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Archive for July, 2011

Just when I think I have a few 300 piece puzzles to keep Satori busy, she moves on to 500 piece puzzles. She even helps me with my 1000 piece ones, I think she worked more on my last one than I did. But hopefully, 500 piece puzzles will be a good size to stick with for a few more years.

Satori shouts out HI to Gramy and Grampy! (I wanted to add some some of personal post with photos of their granddaughter to offset all the boring curriculum reviews I do.)

Those pictures were taken late last night. This afternoon she started working on it again after we got back from the movies.

I think she’ll have this puzzle finished this weekend already. I was kinda hoping it would last a week or so. We went to the toystore today and there are no whimsical 500-piece puzzles with fairies or at least appealing, colorful images for young children. I did find a Ravensburger Curious Kitties one on Amazon that will arrive next week.

I also can’t keep up with enough writing journals and bare books for her! She freaked out this past week until our latest Rainbow Resource shipment arrived this afternoon with 20 more blank books. She had a list of a dozen stories she wanted to get down on paper.

 

Almost halfway through the summer, I thought I’d give a little update on how we’re doing. Since we school year-round, we’re going strong in July, but have had plenty of vacation days. This summer is our transition from first grade to second grade, as that’s what many of our subjects are covering. First of all, I added a new page – Second Grade Curriculum 2011-2012.

Going into second grade, we are happy to report that all of our official phonics and phonics review programs have been completed. Ordinary Parent’s Guide to Teaching Reading did a great job systematically going through teaching reading and Explode the Code workbooks continued on with a great review for Satori. We finished ETC last month. All that’s left is to enjoy reading!

Math is going swimmingly with Singapore Math. What a relief to find something that really works for us and that we both enjoy doing. We have plenty of extras that will challenge her – of course the Singapore IP/CWP books, and some new ones that we’ll be trying out this fall. I mention them on the curriculum page.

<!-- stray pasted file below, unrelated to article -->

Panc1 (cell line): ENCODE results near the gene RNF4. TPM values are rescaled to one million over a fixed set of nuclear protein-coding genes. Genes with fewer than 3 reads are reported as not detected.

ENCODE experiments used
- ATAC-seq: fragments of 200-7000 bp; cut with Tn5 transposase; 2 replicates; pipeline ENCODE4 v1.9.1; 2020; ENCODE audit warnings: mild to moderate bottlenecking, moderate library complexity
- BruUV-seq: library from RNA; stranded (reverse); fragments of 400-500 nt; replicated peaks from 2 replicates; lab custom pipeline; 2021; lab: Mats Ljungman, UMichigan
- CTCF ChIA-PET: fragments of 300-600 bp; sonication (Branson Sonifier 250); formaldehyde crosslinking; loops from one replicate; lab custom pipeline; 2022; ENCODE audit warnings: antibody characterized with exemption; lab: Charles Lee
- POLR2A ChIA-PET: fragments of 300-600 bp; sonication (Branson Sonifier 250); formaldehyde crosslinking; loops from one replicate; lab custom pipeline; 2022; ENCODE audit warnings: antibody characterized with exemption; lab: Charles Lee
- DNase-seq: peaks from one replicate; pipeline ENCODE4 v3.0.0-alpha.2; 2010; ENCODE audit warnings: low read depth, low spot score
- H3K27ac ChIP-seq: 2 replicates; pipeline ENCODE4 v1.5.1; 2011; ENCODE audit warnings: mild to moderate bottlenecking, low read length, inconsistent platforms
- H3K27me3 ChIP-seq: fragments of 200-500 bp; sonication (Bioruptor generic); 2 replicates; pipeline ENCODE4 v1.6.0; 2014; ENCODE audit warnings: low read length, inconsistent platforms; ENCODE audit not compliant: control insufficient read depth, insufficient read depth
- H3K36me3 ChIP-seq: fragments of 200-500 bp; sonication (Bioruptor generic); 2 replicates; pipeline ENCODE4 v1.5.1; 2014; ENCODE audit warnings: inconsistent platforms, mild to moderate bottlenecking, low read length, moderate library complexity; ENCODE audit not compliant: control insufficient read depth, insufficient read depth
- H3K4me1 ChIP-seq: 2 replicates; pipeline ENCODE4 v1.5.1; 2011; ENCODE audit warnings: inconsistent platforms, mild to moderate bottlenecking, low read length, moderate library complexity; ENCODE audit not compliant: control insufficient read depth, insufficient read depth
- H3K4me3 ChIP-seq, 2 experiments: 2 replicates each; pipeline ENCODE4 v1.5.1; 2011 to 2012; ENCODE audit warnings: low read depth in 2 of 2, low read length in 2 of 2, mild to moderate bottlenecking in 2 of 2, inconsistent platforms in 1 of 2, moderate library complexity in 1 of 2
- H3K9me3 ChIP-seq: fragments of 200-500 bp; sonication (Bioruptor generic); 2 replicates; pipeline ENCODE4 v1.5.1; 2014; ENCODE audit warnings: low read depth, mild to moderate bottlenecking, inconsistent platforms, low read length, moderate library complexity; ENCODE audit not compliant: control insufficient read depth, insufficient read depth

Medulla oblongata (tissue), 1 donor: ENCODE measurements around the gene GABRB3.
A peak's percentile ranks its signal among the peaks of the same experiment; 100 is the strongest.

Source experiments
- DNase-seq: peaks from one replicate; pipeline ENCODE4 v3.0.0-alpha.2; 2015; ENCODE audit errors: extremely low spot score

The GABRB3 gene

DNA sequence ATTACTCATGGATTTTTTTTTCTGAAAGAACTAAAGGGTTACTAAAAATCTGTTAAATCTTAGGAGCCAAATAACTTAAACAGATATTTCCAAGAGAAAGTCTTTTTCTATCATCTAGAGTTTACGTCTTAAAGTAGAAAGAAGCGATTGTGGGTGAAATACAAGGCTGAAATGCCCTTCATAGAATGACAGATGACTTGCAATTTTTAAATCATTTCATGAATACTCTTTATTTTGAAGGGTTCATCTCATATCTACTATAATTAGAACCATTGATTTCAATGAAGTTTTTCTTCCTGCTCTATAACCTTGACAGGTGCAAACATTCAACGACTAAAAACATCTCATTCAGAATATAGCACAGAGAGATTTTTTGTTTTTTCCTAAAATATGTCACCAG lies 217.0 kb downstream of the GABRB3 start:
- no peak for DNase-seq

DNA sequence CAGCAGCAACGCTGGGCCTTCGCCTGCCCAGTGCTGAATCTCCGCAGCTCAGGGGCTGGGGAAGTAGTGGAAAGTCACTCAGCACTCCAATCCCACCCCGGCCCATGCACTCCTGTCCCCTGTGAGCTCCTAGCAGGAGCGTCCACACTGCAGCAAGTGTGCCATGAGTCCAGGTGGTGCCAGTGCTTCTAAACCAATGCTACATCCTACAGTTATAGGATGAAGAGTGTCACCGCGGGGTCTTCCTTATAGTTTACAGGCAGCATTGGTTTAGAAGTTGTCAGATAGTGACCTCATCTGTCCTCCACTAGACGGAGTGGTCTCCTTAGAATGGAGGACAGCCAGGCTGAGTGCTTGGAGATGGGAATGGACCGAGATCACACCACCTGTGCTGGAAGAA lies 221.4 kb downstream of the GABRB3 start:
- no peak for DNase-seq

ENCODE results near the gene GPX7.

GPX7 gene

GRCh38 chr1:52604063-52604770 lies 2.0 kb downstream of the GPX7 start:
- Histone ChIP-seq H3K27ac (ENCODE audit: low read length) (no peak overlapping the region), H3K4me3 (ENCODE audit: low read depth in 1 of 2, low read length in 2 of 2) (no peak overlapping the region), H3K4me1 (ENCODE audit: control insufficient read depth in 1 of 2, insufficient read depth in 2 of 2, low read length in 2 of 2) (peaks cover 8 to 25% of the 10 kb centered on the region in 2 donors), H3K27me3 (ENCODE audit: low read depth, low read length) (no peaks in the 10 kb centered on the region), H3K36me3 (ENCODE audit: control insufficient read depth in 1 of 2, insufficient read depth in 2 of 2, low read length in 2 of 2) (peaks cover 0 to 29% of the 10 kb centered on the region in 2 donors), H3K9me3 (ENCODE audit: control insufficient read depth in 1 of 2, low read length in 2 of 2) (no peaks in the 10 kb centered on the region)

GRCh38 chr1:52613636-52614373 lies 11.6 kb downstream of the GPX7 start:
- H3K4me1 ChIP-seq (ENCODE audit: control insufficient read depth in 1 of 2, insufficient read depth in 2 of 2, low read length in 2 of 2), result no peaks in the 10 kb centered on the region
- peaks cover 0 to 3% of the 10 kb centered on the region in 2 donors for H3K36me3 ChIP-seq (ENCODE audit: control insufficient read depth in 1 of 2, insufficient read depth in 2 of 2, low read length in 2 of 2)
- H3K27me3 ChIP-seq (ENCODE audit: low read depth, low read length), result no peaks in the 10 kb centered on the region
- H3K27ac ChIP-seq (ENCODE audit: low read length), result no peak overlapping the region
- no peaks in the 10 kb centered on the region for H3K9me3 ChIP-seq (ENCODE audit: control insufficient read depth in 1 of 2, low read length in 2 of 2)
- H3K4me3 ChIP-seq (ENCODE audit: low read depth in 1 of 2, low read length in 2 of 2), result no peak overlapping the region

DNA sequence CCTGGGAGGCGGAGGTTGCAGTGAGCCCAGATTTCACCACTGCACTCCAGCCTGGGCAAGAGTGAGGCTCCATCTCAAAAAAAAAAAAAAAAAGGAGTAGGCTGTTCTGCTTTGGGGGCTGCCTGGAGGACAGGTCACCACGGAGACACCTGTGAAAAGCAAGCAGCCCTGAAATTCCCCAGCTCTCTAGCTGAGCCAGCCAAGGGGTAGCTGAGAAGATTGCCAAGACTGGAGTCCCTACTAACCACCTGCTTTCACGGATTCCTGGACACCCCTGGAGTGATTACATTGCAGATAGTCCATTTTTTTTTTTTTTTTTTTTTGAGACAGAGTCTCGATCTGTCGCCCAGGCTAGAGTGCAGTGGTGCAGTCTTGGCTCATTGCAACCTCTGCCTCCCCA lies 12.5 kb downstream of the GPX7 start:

All About Spelling is fantastic as usual, we will be ready to start Level 5 the first of August. There are only seven total levels for this program (the 7th is not even out yet), so I’m starting to wonder what we’ll use next.

We’re finally utilizing an actual writing program every single day, and two different ones to boot! Winning With Writing was just released and we’re one of the first users. We started with Level 3 and so far it’s a cinch to get to everyday, and only takes minutes. More about that in a blog post next week. We also succumbed once again to using Writing With Ease, a more classical method of teaching writing for young children. We actually finished WWE 1 in less than one month and will move on to WWE book 2 next week. We want to be ready to start the level 5 program in a year or so. I showed her the samples and now both Satori and I are extremely motivated to do what it takes to be ready for that. Later this year, we’ll include Killgallon writing so Satori can improve her style. Main writing goal for first grade? PARAGRAPHS!

Following the classical education timeframe, we’ll also be starting both Middle Ages history and Earth & Space science next month. We’re going to use our timeline more, and I’m getting that all setup now. I finally ordered the new Pandia Press Classical Education timeline, which seems to give more space to more recent times than their old timeline does that we have. Looking forward to using it!  We’re adding another science program – My Pals Are Here science. It was painful to slowly keep purchasing all the different components to this program – I originally thought we’d just use the $3 student textbooks! But, being the perfectionist that I am, I should’ve known I would get the full program.